Definition of Networking
Lauren Neilson, in "8 Tips to Help You Become a Networking Guru!", defines networking as "...the bringing together of like minded individuals who, through relationship building, become walking, talking advertisements for one another."
Networking is one the most important skills you can develop to help your business succeed. Business networking should be reciprocal, that is, expect to give something if you want to get something. Through the art of networking you can exchange resources, contacts, ideas, information, job and sales leads, strategies - all things that can lead to revenue.
Women business owners should strive to make contacts across gender lines but it is especially important for women to network with other women because when it comes to business men and women generally think differently. And, since women own the majority of businesses in the service, hospitality and health industries you are most likely to successfully network among women peer business owners.
Networking at Professional Gatherings
If you are invited to a professional gathering, award ceremony, or other business-sponsored social event, consider going. As long as you are not rude or pushy, networking at social events is usually acceptable.
Online networks are an effective and easy way to connect with other professionals. It is fast becoming a popular tool for recruiting staff, investors, even volunteers but should not be your only source of networking.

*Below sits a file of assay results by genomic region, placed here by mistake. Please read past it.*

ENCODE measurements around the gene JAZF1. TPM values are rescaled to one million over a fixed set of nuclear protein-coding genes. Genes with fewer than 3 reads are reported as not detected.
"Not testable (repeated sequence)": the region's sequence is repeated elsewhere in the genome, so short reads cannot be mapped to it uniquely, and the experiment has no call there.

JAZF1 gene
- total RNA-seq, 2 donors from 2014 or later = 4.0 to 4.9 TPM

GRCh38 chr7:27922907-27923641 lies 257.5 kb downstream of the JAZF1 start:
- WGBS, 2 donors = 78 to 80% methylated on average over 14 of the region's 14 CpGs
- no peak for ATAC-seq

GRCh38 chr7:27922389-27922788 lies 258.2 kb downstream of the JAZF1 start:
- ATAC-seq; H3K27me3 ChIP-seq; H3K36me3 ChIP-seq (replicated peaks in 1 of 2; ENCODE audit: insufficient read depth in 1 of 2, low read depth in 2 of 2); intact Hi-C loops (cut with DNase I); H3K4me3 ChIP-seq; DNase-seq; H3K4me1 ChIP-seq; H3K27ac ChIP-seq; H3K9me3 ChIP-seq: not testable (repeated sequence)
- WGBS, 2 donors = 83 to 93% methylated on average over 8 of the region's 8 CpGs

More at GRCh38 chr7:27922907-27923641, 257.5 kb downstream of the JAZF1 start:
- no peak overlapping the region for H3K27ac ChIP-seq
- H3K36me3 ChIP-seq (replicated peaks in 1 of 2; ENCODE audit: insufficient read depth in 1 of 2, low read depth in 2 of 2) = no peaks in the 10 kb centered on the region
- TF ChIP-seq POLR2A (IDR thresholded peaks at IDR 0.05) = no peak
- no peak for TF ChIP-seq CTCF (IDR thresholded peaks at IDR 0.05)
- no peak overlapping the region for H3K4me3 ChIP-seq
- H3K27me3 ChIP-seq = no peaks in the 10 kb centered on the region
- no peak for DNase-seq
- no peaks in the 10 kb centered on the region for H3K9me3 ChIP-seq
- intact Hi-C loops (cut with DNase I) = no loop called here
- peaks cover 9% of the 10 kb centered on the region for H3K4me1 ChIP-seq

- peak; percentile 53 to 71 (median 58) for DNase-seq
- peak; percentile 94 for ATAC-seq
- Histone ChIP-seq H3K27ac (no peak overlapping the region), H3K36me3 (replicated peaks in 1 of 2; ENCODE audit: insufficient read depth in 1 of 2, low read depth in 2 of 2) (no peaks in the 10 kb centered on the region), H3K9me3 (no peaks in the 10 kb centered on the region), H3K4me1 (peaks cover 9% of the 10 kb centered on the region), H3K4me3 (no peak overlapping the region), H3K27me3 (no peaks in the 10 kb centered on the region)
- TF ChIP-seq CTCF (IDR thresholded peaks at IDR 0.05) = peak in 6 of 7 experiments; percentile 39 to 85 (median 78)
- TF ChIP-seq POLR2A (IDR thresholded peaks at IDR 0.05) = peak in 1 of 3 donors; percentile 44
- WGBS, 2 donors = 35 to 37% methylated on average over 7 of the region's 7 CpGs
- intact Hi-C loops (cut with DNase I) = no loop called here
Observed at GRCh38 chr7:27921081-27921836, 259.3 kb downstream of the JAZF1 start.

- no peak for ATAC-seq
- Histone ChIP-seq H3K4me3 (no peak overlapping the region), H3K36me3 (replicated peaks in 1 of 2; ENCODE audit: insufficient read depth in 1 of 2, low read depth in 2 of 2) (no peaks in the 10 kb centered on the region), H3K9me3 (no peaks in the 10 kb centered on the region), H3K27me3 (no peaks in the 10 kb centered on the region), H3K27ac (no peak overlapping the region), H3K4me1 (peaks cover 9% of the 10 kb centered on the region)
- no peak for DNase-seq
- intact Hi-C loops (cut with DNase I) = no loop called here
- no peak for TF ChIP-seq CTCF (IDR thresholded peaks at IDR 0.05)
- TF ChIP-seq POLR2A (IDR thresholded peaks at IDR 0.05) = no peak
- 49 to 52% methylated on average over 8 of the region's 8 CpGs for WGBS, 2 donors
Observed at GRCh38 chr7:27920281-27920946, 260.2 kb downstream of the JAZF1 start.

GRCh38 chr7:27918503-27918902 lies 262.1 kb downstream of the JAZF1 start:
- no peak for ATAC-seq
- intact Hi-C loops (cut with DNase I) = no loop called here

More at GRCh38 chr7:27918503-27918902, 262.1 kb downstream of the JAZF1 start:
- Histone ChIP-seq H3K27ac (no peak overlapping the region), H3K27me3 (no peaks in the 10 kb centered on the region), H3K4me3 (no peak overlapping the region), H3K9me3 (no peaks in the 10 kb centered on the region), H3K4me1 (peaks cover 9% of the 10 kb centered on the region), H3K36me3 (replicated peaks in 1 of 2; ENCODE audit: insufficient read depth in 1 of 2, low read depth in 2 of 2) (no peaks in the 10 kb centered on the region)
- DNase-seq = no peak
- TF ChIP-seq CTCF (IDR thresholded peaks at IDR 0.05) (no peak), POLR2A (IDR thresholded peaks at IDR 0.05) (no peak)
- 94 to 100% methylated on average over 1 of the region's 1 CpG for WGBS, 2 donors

Using Blogs to Network
If you do not have a website at least consider starting a blog. Advantages to having a blog over a website is that they are easy to manage and your readers can post comments.
Co-Ops - Designed to Network!
A co-op is where people join together and share responsibilities and rewards for a common purpose. Because of the reciprocal nature of co-ops they are a great place to make contacts.
Overlooked Networking Sources
Women businesses owners often have inspiring stories to share. If you are successful it is because you have excelled in something that will be of interest to others. Giving a speech is a wonderful way to let your community know about your business.
A local newspaper once contacted me to do an article about the nonprofit organization I founded. After the article ran I received a call from a small, women's church-based organization that wanted to hear my personal business story. I gave a 15-minute speech, handed out marketing materials, thanked my audience and left.
Within two weeks the nonprofit received more than $10,000 in cash and in-kind donations from various local contributors. The interesting thing is that only one small donation actually came from the church group - all the other donations came by word-of-mouth. That is, the women I spoke to had relayed my story to others who then made contributions.
Contact local churches, community groups, associations, and organizations, Rotary clubs, and trade associations -- even schools and colleges to see if they are interested in having you as a volunteer guest speaker.